3. Learning Navigation




If you struggle with learning to fly using a basic aviation chart (and many do), you may wonder why it should be necessary in this day and age. After all, once you have got your license, will you ever fly without a GPS and other more advanced instrumentation? As an airline pilot, you won’t need to navigate the old-fashioned way.


This is likely to be true. However, all pilots need to have good knowledge of situational awareness and recognize what they see on the ground. Also, you will need to be able to cope if you have any kind of instrument problem. Therefore, navigation techniques are useful. And again, as with everything else in the flying course, the most important thing is to practice, practice, practice.


4. Instrument Flying


Instrument flying


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You will do only a very limited amount of instrument flying early on. But later, and certainly, when it comes to CPL training, you will do more IFR training.  Initially, it may seem as if instrument flying is fairly easy, particularly if you are learning on a flight simulator. But take it from me – it isn’t!


Flying in cloud, with no visual references, is exhausting, both physically and mentally.  The main difficulty is that you have to trust your instrument completely.  You will tend to experience visual illusions, such as feeling you are in a steep turn when the instruments clearly tell you that you are flying straight and level.  Trying to disregard these strong illusions can make you feel quite ill! So again, you need to practice and ensure that your IFR training includes some actual flying in real IFR conditions. And then you will see what I mean!  But you will be able to do it eventually.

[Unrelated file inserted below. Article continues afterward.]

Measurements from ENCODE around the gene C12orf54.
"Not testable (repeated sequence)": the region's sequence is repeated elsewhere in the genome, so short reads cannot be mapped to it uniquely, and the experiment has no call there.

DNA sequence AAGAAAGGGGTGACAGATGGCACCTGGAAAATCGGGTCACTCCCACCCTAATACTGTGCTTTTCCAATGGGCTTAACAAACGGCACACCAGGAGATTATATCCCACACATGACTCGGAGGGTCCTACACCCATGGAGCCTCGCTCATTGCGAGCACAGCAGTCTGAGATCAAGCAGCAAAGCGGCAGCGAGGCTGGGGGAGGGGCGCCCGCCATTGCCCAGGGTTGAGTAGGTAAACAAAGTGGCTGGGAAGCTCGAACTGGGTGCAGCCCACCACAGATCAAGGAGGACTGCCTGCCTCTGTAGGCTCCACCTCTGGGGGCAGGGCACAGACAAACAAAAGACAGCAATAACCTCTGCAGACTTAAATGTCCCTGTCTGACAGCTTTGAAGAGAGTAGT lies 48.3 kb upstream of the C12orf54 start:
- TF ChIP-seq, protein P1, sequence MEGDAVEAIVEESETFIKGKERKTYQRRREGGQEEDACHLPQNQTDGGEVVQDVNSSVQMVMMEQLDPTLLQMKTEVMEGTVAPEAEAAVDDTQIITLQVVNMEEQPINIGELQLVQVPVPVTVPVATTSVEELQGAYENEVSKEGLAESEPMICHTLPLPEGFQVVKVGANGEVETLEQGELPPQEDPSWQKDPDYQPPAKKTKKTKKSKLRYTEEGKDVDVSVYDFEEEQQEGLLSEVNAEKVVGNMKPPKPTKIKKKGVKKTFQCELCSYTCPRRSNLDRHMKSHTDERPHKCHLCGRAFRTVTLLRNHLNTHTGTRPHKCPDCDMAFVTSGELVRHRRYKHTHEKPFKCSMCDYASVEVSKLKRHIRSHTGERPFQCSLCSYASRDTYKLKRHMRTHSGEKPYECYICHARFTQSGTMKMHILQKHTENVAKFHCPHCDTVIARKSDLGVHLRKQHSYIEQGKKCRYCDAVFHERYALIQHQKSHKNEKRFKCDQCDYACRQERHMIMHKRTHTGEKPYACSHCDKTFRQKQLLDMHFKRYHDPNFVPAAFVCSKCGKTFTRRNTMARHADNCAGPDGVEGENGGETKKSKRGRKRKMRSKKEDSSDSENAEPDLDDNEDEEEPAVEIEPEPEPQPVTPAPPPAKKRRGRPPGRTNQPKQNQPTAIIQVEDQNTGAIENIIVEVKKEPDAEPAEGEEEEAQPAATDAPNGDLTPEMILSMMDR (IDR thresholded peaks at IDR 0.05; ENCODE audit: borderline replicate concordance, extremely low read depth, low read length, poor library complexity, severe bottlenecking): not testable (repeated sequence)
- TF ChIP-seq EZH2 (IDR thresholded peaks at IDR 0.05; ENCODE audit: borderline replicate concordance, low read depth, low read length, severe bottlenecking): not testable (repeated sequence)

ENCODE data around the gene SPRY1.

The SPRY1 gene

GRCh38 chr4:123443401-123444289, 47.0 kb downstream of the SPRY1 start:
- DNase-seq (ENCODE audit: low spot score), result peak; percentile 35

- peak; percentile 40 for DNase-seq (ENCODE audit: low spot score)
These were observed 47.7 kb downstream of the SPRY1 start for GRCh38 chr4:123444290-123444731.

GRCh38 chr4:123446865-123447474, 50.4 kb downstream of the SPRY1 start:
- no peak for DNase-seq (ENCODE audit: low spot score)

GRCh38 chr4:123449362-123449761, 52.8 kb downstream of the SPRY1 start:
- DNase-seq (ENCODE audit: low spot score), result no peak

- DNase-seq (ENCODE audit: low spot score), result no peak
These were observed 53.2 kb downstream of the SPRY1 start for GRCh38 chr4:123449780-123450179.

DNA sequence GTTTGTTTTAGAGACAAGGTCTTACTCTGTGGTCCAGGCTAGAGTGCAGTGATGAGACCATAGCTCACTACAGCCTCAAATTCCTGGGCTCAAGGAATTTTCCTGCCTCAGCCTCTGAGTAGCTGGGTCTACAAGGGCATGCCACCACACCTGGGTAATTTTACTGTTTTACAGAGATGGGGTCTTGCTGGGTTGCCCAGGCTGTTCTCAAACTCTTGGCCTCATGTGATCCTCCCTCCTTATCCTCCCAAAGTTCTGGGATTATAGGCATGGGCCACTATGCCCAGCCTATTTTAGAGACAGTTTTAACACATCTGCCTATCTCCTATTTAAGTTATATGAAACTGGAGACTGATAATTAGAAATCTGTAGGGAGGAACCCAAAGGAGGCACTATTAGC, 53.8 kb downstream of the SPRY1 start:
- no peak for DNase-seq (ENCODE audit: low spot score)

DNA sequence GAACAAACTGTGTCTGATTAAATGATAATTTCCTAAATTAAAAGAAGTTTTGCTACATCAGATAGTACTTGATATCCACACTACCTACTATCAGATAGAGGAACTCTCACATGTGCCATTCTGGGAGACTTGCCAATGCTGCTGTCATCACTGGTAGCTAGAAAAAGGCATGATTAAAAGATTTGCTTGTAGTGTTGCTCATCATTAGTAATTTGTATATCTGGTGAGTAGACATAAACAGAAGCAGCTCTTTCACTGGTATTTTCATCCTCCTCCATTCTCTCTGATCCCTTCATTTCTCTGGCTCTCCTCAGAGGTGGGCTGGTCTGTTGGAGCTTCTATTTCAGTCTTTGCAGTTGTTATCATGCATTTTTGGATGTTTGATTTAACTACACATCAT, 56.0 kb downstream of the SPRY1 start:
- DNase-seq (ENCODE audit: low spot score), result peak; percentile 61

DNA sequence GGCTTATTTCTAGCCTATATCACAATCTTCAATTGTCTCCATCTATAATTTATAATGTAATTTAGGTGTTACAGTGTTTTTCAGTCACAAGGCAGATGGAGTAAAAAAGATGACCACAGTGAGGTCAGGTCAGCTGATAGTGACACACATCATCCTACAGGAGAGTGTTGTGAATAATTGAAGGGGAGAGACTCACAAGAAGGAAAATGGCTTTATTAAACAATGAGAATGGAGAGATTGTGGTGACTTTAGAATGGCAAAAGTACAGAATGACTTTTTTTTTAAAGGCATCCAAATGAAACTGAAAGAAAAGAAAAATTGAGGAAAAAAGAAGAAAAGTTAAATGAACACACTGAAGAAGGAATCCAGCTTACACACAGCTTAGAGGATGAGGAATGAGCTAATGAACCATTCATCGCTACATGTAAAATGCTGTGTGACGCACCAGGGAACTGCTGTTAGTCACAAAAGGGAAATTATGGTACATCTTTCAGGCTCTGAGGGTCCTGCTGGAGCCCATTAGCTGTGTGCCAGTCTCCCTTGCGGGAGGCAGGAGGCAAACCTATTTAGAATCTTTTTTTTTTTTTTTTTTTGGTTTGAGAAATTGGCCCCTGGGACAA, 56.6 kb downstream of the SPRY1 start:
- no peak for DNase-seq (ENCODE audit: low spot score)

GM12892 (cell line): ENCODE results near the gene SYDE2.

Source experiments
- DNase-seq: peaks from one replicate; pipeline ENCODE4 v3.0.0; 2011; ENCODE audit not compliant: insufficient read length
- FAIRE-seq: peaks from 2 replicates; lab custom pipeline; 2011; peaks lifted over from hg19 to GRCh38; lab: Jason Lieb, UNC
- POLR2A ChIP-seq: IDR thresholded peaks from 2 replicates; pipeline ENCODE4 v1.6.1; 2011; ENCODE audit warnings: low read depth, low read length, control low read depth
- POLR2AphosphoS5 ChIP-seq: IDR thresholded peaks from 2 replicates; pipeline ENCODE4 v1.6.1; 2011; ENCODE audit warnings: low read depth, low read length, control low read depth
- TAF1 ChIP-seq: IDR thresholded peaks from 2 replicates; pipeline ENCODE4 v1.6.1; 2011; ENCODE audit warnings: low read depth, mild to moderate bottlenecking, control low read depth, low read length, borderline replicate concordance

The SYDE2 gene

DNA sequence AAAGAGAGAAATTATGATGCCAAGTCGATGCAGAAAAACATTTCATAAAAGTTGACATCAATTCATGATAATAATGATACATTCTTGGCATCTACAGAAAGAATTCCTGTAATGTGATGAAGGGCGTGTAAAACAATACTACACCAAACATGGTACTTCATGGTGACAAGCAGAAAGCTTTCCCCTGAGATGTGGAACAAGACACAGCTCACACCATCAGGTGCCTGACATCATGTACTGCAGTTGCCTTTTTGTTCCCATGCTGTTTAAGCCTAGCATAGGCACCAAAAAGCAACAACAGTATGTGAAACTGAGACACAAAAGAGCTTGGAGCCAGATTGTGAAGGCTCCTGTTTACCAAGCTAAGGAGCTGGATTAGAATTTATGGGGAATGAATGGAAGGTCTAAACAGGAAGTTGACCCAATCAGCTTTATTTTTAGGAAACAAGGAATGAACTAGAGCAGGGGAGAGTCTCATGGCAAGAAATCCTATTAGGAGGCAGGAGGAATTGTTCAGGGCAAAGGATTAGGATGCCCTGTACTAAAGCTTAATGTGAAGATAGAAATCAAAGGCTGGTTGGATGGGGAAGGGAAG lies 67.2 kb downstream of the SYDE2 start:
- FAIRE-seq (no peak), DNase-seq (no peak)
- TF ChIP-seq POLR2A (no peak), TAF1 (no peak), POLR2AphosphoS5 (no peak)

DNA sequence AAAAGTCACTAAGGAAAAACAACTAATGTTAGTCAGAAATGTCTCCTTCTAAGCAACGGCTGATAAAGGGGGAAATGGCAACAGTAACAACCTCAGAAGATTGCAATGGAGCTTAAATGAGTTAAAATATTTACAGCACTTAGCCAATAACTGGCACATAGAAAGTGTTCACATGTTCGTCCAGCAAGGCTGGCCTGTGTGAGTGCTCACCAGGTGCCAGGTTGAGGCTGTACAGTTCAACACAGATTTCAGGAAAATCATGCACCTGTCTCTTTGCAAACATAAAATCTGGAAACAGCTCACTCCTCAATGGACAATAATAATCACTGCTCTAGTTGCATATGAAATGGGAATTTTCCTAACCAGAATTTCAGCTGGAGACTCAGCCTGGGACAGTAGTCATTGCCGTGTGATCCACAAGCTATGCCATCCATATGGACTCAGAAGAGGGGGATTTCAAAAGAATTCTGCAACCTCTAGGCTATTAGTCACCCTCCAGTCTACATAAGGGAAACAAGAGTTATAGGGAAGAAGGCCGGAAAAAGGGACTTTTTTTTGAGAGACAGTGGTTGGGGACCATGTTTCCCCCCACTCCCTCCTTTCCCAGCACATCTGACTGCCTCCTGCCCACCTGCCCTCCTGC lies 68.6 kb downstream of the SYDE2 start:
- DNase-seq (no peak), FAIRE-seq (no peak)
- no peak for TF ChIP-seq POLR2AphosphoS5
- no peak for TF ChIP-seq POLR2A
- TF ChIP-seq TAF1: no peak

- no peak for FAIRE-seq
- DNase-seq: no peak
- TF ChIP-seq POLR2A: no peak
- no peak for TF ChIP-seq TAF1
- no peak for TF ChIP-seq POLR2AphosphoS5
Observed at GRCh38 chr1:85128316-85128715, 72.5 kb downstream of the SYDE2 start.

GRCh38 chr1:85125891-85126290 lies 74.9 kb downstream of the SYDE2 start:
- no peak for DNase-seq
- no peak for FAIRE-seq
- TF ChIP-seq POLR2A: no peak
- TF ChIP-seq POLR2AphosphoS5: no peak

5. Theoretical Knowledge


Theoretical knowledge


For some people, ‘ground school’ is easy. For others, it is the hardest part of the whole course. I knew someone who mastered everything in the PPL course, even landings, in minimal hours. But he then failed the theoretical exams several times. Everyone is different.


When it comes to theoretical knowledge, you need to know how to study. For most people, little and often is best. Don’t try to study all day or learn the whole one subject at a time. Some people can do that effectively, but not many. The best thing is to break down your study time into bite-sized chunks, perhaps an hour at a time, testing yourself after each period and going back if you’ve forgotten earlier parts of the course. If there is anything you don’t understand, ask your instructor to go over it with you. There is no shame in not being the quickest learner in the history of aviation training! The important thing is that you understand it in the end.


That completes my five most common problem areas. Of course, everyone is different, and you may well find other things troublesome. If so, approach them similarly – talk to your instructor, and remember that practice makes perfect. Don’t worry; you will get there in the end!